Dr. Morris’ research is focussed to understand which are the causes that caused the fall of civilizations during the Late Bronze Age. One of the common theories explain the collapse of numerous civilizations due to multiple invasions caused by the Sea People. At the moment there is no certainty about their origin, although in Egypt it is possible to find inscriptions that provide some information. Unfortunately, no one can determine with certainty the origin of this group of people. Instead, Dr. Morris believes that more than one events are responsible for the collapse of Late Bronze Age civilizations. In his opinion, a perfect storm of consecutive catastrophic events such as famine, drought, earthquakes, invasions, etc… is the answer that researchers are looking. He also clearly explains that those civilizations (Egyptians, Hittites, Minoans, etc…) where extremely connected one with another, and the fall of one put in motion an irreversible process. I found this presentation an incredible opportunity to understand such a complex moment of human history.

In my opinion this is a good presentation for everyone who is looking to learn how to present its research to a broader audience. With broader audience I mean that not all the participants are researchers involved in your field. What I really appreciated has been the connection that the speaker has created with his public. I have been fascinated by the selection of words and expressions used by Dr. Morris. He has been able to express complex concepts, or a time that might be not familiar to the most, with simplicity. Just to provide a clear example of what I am talking about, in the first couple of minutes he settled the chronological and geographical coordinates of his speech. To do so, he used two slides, the first highlighted the Mediterranean, and the second showed the statues of the main protagonists of that period. This sounds obvious, but he used the expression “a time of heroes” to call back the chunks of knowledge that everyone has unconsciously about this period. I also believe that the expression used has been a great hook. We are talking about characters like Ramses II and III, Hatshepsut, Thutmose III, Amenothep III, Akenathon, and Tutankhamun, and events such as the battle of Qadesh, the Trojan War, and the Exodus.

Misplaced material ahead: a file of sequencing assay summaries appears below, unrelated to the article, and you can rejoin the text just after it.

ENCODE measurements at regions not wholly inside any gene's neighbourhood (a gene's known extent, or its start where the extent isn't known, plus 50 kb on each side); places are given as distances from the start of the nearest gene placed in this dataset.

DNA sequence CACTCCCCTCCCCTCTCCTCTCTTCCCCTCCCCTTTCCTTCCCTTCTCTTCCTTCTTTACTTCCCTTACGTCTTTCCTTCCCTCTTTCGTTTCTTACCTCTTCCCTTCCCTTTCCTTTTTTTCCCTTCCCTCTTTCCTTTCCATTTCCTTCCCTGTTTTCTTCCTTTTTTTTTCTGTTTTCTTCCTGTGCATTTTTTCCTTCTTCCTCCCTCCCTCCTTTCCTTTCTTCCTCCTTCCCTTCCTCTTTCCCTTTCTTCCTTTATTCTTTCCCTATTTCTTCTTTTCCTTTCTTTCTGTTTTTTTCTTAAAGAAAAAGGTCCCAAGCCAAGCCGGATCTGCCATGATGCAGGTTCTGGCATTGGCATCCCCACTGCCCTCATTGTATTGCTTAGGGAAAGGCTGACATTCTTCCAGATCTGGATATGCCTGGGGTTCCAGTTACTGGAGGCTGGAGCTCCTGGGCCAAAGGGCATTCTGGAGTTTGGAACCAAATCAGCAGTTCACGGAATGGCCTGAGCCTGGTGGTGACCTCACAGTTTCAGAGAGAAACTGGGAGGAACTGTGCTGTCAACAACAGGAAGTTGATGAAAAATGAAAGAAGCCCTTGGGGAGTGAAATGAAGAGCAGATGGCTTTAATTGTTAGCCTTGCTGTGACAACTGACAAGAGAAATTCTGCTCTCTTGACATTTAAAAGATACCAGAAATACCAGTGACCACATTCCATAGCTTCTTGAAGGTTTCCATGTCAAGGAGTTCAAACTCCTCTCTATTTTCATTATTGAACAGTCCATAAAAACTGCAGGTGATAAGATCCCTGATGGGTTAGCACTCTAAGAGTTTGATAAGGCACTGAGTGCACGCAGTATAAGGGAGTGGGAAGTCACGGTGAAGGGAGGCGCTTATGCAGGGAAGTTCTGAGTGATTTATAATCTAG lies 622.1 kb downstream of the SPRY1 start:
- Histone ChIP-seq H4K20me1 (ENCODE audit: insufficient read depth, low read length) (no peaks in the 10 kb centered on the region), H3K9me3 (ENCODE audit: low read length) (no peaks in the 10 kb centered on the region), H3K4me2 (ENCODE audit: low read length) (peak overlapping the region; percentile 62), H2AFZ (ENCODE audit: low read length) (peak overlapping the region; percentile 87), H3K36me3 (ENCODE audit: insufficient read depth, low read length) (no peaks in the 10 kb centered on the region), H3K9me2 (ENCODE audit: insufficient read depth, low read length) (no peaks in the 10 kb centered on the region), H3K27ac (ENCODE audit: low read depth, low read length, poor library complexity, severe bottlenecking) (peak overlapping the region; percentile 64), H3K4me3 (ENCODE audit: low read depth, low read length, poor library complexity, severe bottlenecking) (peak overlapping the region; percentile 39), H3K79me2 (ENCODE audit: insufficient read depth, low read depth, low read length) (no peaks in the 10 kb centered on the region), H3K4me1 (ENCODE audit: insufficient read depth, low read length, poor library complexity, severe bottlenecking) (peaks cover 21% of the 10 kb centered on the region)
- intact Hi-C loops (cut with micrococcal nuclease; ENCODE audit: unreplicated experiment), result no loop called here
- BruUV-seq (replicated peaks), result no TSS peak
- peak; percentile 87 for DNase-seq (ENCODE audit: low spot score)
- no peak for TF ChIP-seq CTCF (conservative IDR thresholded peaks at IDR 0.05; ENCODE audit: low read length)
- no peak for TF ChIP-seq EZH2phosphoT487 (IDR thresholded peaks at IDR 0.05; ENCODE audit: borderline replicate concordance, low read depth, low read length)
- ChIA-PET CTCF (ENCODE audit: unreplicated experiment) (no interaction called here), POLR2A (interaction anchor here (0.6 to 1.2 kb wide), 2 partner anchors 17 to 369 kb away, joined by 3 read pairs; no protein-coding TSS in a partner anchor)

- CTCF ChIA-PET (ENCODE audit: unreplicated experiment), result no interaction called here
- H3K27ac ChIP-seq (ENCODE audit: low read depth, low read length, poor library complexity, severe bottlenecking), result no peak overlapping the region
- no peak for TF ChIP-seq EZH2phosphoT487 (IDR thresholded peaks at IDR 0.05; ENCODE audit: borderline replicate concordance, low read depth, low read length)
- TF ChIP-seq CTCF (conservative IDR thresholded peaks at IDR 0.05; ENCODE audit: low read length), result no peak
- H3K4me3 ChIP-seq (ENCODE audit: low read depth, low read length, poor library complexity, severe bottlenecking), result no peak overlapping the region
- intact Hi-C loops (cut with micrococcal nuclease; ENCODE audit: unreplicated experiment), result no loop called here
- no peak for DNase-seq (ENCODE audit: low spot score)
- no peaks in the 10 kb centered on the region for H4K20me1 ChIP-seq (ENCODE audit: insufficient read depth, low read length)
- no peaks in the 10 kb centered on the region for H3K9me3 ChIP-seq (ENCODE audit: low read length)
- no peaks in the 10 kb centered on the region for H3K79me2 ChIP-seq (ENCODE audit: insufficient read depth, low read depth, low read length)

Another strong point in this presentation, at least for me, has been the interaction between the speaker and the audience. Dr. Morris used to engage the public with questions, sometimes receiving back answers and in other occasions more questions. Also, I appreciated the use of anecdotes to emphasis a concept or event. The presentation quickly became a dialogue between the speaker and the public, which is something I appreciate, and I would like to learn.